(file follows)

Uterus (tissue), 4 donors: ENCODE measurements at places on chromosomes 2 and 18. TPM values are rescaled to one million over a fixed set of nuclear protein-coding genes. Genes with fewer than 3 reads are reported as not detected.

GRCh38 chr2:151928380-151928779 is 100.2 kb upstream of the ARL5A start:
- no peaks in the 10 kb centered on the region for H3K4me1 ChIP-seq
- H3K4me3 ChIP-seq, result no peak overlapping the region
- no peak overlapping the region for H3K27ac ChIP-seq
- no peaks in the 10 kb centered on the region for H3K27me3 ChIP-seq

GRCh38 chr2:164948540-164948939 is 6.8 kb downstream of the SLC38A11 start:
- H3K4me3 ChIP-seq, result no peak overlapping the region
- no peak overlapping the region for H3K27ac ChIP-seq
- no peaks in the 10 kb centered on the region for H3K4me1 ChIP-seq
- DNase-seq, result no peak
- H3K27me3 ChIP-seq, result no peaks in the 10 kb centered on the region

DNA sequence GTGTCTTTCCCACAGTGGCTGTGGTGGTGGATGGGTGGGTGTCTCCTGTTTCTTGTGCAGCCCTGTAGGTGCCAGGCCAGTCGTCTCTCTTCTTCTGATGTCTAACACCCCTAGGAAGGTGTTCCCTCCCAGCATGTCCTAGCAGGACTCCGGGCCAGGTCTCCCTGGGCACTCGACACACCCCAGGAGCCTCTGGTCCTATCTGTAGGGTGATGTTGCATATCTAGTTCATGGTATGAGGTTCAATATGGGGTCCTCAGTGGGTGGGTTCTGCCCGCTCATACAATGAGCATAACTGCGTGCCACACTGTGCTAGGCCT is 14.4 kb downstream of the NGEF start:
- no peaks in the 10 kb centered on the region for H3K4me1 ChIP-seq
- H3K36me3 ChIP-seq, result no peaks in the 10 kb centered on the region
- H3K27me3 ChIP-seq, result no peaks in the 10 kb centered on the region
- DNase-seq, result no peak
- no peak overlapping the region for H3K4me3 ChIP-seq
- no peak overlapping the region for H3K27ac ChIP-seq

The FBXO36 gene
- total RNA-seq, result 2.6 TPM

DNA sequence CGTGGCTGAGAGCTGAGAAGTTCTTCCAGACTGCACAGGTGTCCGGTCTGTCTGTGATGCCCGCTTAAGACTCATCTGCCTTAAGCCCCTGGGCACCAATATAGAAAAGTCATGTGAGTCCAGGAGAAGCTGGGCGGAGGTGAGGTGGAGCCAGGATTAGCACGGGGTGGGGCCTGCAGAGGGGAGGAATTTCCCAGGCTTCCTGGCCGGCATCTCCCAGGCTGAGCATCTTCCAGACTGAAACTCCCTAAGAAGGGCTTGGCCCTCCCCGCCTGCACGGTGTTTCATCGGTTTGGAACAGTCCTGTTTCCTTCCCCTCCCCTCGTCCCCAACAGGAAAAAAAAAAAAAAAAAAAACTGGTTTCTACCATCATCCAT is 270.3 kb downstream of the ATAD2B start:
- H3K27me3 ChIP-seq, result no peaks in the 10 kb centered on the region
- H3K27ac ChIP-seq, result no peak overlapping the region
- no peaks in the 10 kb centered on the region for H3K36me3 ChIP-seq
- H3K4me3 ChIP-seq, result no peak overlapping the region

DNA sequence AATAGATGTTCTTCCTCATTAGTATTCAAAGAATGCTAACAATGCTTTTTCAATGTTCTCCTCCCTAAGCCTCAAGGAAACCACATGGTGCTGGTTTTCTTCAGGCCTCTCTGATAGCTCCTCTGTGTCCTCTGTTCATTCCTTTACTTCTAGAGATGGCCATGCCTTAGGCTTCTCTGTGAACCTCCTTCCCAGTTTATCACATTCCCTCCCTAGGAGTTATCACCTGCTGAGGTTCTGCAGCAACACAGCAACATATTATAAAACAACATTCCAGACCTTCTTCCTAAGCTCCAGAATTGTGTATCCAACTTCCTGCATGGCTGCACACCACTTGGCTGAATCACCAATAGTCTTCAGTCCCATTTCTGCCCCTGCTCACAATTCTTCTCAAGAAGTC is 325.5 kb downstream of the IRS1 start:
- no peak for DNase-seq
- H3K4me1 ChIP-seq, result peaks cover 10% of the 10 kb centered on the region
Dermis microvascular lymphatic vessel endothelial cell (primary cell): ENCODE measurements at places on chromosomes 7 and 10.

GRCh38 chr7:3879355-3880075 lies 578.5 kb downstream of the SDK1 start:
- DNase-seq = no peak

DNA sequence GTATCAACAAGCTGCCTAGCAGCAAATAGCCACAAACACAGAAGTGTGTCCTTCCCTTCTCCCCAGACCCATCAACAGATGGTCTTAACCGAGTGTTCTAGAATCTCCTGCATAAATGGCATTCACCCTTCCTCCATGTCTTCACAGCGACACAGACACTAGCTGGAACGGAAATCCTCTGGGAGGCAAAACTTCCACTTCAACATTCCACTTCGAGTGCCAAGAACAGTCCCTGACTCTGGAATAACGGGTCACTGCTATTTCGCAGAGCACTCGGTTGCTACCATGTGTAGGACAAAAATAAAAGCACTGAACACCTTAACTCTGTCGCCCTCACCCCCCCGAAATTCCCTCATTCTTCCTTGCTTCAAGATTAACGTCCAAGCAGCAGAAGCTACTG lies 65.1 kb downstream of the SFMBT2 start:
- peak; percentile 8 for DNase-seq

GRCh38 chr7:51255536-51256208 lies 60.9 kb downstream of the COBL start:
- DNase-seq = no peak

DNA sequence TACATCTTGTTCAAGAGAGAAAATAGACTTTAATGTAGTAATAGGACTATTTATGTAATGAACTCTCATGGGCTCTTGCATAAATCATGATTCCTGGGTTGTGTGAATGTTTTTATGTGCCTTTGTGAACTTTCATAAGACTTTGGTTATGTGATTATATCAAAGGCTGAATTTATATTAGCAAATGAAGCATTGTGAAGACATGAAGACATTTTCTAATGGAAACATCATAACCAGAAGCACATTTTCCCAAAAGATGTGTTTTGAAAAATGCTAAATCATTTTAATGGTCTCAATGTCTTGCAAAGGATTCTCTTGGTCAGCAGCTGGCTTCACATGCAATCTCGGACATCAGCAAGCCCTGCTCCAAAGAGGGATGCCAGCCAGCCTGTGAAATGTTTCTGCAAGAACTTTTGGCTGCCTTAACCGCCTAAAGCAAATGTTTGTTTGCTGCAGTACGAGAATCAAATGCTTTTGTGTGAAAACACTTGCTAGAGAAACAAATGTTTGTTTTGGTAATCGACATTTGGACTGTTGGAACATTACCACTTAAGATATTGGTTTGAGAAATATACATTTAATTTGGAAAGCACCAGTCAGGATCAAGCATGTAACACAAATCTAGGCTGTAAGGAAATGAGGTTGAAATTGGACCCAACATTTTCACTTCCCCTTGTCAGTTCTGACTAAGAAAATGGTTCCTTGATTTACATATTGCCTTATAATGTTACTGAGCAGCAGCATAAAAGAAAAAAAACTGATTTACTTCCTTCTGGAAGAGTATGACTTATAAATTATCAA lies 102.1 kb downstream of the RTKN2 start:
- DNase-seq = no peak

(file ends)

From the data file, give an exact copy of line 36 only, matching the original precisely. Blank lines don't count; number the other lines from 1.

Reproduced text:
- DNase-seq = no peak